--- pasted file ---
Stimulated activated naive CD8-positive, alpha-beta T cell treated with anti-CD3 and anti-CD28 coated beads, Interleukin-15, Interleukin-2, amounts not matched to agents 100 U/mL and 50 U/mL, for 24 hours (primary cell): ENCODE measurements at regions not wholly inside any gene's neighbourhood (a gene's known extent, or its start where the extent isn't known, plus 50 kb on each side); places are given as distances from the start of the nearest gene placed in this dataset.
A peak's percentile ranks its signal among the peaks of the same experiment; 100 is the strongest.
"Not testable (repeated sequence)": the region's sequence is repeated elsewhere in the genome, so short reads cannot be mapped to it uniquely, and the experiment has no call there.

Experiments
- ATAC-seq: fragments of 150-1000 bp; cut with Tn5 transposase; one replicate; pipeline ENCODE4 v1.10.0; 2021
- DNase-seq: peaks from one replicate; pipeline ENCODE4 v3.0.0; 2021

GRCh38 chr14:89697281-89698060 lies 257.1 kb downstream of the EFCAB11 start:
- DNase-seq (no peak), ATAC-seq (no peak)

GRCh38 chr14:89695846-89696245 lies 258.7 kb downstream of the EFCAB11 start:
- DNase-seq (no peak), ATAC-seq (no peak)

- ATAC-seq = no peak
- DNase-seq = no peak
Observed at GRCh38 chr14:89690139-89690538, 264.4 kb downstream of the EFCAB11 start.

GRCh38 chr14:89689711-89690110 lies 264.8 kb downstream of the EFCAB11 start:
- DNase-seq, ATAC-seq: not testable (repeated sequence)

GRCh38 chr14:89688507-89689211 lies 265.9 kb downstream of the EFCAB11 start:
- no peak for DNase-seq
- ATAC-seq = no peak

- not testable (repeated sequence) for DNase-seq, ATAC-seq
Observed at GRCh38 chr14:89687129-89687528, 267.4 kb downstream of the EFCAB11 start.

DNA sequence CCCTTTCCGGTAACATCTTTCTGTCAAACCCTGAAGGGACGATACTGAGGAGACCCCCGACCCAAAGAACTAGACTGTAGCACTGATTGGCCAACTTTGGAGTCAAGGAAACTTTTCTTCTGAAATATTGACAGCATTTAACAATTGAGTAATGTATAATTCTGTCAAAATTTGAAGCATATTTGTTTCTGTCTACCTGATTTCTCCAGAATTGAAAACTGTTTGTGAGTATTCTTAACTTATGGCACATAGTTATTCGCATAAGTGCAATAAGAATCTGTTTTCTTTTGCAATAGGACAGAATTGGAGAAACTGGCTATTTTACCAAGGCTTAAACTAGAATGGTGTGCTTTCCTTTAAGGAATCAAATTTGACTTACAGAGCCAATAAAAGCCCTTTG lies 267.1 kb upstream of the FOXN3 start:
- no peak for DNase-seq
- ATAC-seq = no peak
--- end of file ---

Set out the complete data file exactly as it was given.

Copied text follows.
Stimulated activated naive CD8-positive, alpha-beta T cell treated with anti-CD3 and anti-CD28 coated beads, Interleukin-15, Interleukin-2, amounts not matched to agents 100 U/mL and 50 U/mL, for 24 hours (primary cell): ENCODE measurements at regions not wholly inside any gene's neighbourhood (a gene's known extent, or its start where the extent isn't known, plus 50 kb on each side); places are given as distances from the start of the nearest gene placed in this dataset.
A peak's percentile ranks its signal among the peaks of the same experiment; 100 is the strongest.
"Not testable (repeated sequence)": the region's sequence is repeated elsewhere in the genome, so short reads cannot be mapped to it uniquely, and the experiment has no call there.

Experiments
- ATAC-seq: fragments of 150-1000 bp; cut with Tn5 transposase; one replicate; pipeline ENCODE4 v1.10.0; 2021
- DNase-seq: peaks from one replicate; pipeline ENCODE4 v3.0.0; 2021

GRCh38 chr14:89697281-89698060 lies 257.1 kb downstream of the EFCAB11 start:
- DNase-seq (no peak), ATAC-seq (no peak)

GRCh38 chr14:89695846-89696245 lies 258.7 kb downstream of the EFCAB11 start:
- DNase-seq (no peak), ATAC-seq (no peak)

- ATAC-seq = no peak
- DNase-seq = no peak
Observed at GRCh38 chr14:89690139-89690538, 264.4 kb downstream of the EFCAB11 start.

GRCh38 chr14:89689711-89690110 lies 264.8 kb downstream of the EFCAB11 start:
- DNase-seq, ATAC-seq: not testable (repeated sequence)

GRCh38 chr14:89688507-89689211 lies 265.9 kb downstream of the EFCAB11 start:
- no peak for DNase-seq
- ATAC-seq = no peak

- not testable (repeated sequence) for DNase-seq, ATAC-seq
Observed at GRCh38 chr14:89687129-89687528, 267.4 kb downstream of the EFCAB11 start.

DNA sequence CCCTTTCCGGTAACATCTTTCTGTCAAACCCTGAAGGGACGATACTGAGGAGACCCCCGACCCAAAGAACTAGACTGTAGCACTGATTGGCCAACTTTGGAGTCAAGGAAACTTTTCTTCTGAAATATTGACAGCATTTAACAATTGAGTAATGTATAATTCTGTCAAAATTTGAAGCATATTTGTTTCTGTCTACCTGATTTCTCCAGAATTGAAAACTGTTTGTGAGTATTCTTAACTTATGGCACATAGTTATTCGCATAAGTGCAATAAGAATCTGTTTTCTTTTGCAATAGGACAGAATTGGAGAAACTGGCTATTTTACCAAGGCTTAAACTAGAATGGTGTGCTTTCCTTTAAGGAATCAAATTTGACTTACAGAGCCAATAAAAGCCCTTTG lies 267.1 kb upstream of the FOXN3 start:
- no peak for DNase-seq
- ATAC-seq = no peak